Nearly everyone here at GearLab spends a lot of time climbing, from big wall routes to sport climbing and bouldering, and everything in between. We've burned through countless pairs of approach shoes over the years, and we are happy to share our collective experience with you.
Our lead testers assessed these approach shoes scrambling in the High Sierra, bouldering, and trad and sport climbing in Bishop, Lake Tahoe, Boulder, and numerous other California, Nevada, Utah, and Colorado climbing adventures.
We devised an updated set of evaluation metrics that balance climbing ability with hiking ability. We independently weighed each of the models we tested. We probably looked a little strange bouldering in Bishop and trekking up to Indian Creek crags wearing one Scarpa shoe and one La Sportiva shoe, but that's how we test: side-by-side.
We climbed slab routes, edging routes, splitter cracks, and offwidths. We also bouldered, scrambled, and ran around the mountains to get a good feel for each shoe's performance and security. Some of our favorite routes to test approach shoes are Northwest Books on Lembert Dome in Tuolumne Meadows and the East Face of the Third Flatiron in Boulder, Colorado. Easy to moderate rock climbing routes are the best places to wear approach shoes, and in some cases, our testers free soloed these routes when they were confident that the shoes had the necessary performance to keep us safe. Other shoes gave us very little confidence when free soloing, or even lead climbing, and we took these assessments into consideration when scoring.
Other times, we tied in for top-rope and lead laps on pitches up to 5.11 to really test the limits of the performance of each shoe. We repeat the climb for each pair of shoes to highlight the strength and weaknesses of each.
We walked, hiked, and slogged to crags and through alpine valleys with light packs for climbing or heavy packs for search and rescue missions. We made careful note of instability, sore arches, and rocks entering around the cuff. If your feet already hurt before you get to the climb, putting them in climbing shoes isn't going to make them feel any better.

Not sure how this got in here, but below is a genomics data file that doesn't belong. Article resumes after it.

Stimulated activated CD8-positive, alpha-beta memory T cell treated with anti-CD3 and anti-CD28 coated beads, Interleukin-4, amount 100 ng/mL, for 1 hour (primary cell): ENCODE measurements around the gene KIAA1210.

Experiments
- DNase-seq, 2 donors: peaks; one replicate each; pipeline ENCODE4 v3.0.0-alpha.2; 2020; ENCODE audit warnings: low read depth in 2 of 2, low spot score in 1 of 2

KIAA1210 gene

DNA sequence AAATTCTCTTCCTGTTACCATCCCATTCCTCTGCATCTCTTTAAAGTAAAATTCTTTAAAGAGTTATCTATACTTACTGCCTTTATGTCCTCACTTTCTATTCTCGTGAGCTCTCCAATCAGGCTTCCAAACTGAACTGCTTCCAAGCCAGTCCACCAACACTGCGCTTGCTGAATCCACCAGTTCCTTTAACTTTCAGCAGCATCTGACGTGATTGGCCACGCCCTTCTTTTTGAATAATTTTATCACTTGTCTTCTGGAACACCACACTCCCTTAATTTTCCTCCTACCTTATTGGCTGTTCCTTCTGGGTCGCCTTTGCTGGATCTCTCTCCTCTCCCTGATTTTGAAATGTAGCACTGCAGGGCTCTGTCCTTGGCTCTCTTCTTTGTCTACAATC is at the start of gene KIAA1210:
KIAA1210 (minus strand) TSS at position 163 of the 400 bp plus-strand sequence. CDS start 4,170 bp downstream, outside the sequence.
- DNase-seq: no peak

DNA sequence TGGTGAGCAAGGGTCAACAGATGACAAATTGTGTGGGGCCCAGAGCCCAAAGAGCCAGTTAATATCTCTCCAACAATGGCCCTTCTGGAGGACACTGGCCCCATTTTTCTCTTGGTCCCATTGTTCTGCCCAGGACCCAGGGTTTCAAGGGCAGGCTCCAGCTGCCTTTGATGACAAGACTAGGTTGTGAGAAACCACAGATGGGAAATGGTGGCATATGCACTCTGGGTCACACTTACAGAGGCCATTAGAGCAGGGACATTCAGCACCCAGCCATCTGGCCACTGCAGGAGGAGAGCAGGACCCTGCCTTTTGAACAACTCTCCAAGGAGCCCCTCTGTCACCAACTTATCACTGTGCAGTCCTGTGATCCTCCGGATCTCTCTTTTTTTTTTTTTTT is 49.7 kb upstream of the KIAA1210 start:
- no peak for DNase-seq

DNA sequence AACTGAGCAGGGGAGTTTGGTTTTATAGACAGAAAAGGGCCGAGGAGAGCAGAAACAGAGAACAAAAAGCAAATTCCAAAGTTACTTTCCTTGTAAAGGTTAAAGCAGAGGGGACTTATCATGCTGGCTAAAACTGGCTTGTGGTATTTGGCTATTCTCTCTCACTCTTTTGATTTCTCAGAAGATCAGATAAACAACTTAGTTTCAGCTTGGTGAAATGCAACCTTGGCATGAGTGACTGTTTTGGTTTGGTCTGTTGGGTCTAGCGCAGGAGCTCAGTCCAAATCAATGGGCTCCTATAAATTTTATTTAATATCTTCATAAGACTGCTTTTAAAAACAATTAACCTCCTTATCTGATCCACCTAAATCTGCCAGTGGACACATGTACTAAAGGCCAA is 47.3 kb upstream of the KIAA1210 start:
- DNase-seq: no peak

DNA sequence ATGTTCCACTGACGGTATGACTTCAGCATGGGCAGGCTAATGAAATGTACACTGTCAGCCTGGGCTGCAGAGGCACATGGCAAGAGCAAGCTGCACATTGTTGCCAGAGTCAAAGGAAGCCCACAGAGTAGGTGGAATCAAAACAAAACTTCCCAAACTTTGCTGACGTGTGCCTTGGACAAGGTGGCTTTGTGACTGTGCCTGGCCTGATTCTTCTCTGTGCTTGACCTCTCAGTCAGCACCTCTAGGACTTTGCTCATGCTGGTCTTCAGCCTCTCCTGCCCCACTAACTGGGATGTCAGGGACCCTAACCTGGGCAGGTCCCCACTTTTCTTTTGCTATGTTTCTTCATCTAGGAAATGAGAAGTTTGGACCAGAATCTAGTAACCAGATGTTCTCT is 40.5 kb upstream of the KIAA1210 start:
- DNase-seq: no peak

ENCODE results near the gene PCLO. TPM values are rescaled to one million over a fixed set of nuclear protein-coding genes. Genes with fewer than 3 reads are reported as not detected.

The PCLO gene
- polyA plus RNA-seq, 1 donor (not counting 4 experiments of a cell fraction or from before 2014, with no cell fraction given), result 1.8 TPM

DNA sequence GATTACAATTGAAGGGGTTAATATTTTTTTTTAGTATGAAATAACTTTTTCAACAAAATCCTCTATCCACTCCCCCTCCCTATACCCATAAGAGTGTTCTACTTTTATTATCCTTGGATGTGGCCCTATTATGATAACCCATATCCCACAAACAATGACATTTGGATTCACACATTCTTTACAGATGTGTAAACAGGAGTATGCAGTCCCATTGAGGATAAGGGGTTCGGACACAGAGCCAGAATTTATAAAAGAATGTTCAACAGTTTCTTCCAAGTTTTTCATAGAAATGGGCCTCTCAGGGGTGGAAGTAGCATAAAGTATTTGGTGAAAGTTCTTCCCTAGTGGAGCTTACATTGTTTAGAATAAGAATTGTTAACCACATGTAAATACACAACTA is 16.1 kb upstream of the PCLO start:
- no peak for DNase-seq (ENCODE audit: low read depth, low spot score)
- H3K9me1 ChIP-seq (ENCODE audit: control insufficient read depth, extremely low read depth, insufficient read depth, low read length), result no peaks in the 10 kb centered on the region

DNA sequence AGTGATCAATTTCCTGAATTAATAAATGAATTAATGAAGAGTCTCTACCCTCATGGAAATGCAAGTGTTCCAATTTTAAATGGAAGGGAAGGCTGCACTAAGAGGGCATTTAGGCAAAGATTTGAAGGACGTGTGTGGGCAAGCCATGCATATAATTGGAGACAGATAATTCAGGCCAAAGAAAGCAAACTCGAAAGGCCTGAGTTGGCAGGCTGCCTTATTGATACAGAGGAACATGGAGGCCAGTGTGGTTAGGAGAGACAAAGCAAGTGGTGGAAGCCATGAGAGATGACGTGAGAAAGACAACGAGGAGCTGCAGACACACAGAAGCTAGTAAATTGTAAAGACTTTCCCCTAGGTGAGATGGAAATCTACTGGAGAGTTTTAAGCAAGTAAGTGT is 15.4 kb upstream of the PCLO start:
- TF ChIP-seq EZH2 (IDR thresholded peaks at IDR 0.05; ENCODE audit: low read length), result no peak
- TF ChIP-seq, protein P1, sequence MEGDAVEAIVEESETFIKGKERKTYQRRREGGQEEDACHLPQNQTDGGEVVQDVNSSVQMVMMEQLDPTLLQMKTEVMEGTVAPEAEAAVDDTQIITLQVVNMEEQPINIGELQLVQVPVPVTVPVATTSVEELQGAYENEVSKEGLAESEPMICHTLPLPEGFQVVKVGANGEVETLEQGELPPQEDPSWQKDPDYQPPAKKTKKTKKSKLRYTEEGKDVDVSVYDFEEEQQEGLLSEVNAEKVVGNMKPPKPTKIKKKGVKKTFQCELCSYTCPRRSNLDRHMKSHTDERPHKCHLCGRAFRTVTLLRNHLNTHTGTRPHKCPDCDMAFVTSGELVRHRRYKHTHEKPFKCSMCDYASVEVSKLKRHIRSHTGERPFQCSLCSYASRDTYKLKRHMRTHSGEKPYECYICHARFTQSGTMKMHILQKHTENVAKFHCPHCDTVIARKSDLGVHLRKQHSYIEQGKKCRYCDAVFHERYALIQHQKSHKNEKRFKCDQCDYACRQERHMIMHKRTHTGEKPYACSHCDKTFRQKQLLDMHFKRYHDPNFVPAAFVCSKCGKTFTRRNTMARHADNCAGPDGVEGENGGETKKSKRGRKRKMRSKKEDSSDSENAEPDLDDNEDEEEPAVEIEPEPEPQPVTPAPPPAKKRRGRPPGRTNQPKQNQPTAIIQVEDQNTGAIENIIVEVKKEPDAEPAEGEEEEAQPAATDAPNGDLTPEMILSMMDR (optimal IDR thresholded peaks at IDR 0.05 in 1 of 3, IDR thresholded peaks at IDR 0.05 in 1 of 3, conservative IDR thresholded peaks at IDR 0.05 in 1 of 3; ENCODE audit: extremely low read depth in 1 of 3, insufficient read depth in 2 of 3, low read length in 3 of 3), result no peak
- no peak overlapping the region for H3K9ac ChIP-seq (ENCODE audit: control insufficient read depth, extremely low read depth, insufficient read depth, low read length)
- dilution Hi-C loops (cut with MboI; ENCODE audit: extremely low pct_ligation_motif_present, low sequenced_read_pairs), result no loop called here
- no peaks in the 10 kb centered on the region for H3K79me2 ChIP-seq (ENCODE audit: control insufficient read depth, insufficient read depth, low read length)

Standing in aiders isn't comfortable. That's why aid climbers spend most of their time in supportive approach shoes and only occasionally dawn a pair of actual climbing shoes. To assess support, we stood in aiders, jumared up fixed ropes, and stood around in slings at the crag. Generally, a stiffer shoe is more supportive and comfortable for standing in slings.
Weight & Packability
The easiest and most objective of our metrics is determined by first weighing each pair of shoes and then climbing around with them clipped to our harnesses. Models with an easy attachment for a carabiner scored more points in this field, and lighter pairs scored better than heavier pairs. We also measure how small each shoe packs down for carrying inside a pack.
After spending weeks and sometimes months in each pair of shoes, we assessed how normal wear and tear affected different components of each shoe. We look for sole rubber wearing thin or delaminating from the midsole, upper fabric developing tears or holes, and lace eyelets blowing out from repeated tension. We speak with other users and look for common durability problems, and try to replicate these issues with the products we test.